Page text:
First established in 2008, PACE, or Property Assessed Clean Energy, programs are typically established by local governments, which tie the privately financed loans to a home and allow them to be repaid as line items on property tax bills. Beyond energy efficiency, the loans can be used for other items that serve a public good, such as low-flow toilets that save water. Last year I created an article on PACE, how it works and who can benefit from it.

This year, Gov. Jerry Brown signed two bills that boost consumer protections for borrowers taking out PACE loans, a type of financing that funds energy-efficient home improvements. The bills enshrine a number of reforms into law, including a first-time requirement that a borrower’s income be factored into underwriting. The legislation also bars kickbacks and establishes a minimum training requirement for contractors, who typically act as salespeople.

To be more precise, here are the changes and updates that took place in the program:

  • Property valuation requirements: All PACE providers must follow the same criteria in determining the value of properties during underwriting.
  • Confirm-terms calls: To avoid possible misunderstanding about the financing, all PACE providers are required to call and record every applicant to confirm the payment terms before the homeowner signs the final financing paperwork.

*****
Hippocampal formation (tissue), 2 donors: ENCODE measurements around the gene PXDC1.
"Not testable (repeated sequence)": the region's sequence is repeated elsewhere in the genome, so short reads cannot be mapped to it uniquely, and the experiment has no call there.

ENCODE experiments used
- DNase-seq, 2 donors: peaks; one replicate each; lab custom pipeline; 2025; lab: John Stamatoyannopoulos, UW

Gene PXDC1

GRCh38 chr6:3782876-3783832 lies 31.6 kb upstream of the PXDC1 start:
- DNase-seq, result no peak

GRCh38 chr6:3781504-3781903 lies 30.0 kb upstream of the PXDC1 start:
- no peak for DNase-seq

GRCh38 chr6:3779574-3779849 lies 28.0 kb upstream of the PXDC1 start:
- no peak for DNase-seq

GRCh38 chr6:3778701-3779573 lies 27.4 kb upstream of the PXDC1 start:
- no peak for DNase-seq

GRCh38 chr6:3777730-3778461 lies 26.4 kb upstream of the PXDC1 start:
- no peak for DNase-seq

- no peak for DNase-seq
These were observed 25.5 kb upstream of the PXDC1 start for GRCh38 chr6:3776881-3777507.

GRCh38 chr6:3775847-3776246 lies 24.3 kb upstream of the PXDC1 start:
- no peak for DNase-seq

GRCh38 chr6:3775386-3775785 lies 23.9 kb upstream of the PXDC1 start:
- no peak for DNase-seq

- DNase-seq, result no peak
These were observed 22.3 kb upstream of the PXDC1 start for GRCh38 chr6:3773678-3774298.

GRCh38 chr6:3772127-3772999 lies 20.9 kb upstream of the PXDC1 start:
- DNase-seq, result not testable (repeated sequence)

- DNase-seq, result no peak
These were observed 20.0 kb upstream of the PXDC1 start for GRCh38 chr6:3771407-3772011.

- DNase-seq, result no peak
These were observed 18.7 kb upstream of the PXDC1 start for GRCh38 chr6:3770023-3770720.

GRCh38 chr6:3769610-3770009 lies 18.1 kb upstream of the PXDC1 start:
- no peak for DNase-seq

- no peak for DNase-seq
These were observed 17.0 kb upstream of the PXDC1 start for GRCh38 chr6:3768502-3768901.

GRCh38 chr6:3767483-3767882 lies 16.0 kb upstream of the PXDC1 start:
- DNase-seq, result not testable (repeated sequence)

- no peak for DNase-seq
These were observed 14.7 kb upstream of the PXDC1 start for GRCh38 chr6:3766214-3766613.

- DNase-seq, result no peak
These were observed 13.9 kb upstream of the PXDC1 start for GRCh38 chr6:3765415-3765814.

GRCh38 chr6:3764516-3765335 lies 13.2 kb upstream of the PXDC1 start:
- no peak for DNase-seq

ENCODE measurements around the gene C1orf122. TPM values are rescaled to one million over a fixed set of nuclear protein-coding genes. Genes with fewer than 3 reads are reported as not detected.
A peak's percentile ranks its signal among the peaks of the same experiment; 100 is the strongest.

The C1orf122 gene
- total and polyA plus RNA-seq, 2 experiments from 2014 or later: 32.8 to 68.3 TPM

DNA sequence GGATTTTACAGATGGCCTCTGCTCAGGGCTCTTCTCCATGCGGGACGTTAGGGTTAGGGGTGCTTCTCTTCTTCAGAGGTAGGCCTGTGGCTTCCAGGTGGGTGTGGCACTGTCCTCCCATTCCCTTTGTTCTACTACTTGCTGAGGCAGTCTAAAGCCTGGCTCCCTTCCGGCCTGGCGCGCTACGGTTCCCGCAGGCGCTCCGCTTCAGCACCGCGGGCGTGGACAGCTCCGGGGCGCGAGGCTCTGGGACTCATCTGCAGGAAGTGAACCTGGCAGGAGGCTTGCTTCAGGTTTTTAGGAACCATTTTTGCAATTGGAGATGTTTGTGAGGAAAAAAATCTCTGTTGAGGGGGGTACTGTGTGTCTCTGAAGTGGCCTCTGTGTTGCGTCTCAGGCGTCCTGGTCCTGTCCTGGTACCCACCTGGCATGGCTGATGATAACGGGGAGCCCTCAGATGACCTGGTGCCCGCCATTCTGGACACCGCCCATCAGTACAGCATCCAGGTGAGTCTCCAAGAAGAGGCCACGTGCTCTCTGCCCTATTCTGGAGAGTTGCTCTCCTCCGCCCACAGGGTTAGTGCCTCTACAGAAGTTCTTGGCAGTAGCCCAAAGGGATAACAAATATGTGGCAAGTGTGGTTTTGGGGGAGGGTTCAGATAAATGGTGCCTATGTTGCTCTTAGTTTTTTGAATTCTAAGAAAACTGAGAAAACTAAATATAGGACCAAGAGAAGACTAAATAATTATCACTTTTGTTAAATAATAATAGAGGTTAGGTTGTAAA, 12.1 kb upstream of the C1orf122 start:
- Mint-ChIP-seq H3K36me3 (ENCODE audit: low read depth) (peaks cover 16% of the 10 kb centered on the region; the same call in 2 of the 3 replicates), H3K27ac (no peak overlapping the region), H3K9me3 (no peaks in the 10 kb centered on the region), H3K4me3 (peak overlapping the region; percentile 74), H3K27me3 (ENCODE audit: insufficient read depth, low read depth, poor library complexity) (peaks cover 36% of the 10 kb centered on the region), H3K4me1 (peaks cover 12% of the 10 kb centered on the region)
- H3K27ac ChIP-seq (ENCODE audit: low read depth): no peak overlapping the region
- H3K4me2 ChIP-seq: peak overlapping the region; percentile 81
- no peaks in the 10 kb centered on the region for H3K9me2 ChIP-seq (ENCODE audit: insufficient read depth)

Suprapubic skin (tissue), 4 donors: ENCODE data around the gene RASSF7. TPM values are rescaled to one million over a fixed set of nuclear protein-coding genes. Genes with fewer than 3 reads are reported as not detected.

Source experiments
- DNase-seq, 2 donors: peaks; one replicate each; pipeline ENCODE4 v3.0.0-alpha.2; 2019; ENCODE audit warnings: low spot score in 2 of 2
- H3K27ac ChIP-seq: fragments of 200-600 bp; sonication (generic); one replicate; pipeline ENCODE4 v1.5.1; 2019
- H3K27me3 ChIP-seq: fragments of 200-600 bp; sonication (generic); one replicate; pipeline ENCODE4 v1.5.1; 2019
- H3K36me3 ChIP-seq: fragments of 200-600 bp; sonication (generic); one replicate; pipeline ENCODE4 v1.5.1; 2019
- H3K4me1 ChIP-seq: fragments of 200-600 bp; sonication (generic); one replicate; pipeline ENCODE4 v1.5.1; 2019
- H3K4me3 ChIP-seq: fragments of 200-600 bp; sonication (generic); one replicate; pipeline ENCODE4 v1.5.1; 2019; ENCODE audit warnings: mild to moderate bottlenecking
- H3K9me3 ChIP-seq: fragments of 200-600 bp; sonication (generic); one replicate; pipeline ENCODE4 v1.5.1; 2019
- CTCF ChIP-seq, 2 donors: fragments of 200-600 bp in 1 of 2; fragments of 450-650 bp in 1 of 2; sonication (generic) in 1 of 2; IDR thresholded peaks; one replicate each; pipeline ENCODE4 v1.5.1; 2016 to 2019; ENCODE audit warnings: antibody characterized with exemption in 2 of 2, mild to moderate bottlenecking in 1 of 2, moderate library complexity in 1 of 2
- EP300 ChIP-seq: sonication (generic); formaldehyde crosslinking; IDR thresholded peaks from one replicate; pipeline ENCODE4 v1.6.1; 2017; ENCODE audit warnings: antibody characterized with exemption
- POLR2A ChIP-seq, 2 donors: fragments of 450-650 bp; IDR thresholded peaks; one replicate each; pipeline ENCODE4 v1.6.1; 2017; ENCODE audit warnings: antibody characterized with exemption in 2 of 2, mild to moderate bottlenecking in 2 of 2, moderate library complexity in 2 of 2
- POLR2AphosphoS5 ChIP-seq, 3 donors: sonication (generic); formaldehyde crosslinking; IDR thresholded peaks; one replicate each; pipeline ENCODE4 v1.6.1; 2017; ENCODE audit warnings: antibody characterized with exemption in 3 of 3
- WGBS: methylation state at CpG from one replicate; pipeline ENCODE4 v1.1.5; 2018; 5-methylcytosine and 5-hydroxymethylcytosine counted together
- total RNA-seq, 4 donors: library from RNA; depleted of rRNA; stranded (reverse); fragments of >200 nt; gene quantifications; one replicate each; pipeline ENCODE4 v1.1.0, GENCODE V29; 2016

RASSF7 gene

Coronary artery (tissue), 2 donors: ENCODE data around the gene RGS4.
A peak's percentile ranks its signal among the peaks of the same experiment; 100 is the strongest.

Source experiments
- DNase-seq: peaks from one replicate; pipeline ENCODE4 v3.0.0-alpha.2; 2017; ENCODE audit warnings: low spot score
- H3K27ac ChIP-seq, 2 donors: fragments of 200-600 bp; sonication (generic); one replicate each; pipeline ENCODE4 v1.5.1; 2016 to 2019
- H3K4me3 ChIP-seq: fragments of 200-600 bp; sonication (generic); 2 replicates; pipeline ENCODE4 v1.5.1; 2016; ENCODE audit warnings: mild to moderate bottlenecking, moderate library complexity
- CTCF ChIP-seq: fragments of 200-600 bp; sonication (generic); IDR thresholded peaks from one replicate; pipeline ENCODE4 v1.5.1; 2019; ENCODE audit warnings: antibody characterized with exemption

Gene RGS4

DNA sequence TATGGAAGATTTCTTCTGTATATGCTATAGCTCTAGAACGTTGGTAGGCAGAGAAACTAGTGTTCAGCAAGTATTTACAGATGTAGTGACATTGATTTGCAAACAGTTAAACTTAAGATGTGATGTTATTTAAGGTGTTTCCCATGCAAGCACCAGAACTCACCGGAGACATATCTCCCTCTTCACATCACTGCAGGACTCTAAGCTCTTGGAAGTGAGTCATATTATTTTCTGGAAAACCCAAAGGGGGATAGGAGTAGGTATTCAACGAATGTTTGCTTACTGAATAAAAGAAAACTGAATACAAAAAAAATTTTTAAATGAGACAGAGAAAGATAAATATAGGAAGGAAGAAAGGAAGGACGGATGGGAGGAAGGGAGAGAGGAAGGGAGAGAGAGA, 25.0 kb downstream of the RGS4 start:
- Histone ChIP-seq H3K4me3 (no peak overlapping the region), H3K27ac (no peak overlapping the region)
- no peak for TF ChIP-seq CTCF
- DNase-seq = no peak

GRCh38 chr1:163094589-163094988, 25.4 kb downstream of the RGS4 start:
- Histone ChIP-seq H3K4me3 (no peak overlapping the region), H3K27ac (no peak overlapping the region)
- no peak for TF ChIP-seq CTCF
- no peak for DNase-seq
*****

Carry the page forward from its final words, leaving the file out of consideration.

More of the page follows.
• Same price as cash: Contractors are prohibited from charging more for a project financed with PACE than a project paid in cash.
  • No kickbacks: PACE providers are banned from providing direct or indirect cash payments or anything of a material value beyond the cost of the project to a contractor in exchange for offering their PACE products.
  • Expanded right to cancel: If the homeowner has a change of heart within three business days of signing their PACE financing documents, they have the right to cancel the PACE financing as well as the home improvement contract that was to be funded via PACE.

Where To Find PACE?

PACEnation.org is the digital way of getting in touch with the program. However, for general information regarding the program and eligibility, contact the individual PACE provider in your area that you can search for here. And in case you have any questions or concerns about the program, you can submit them here.


If you’d like more information on the San Fernando Valley or Los Angeles, or to have help looking for your next home, please feel free to reach out! I’m happy to help, no obligation.

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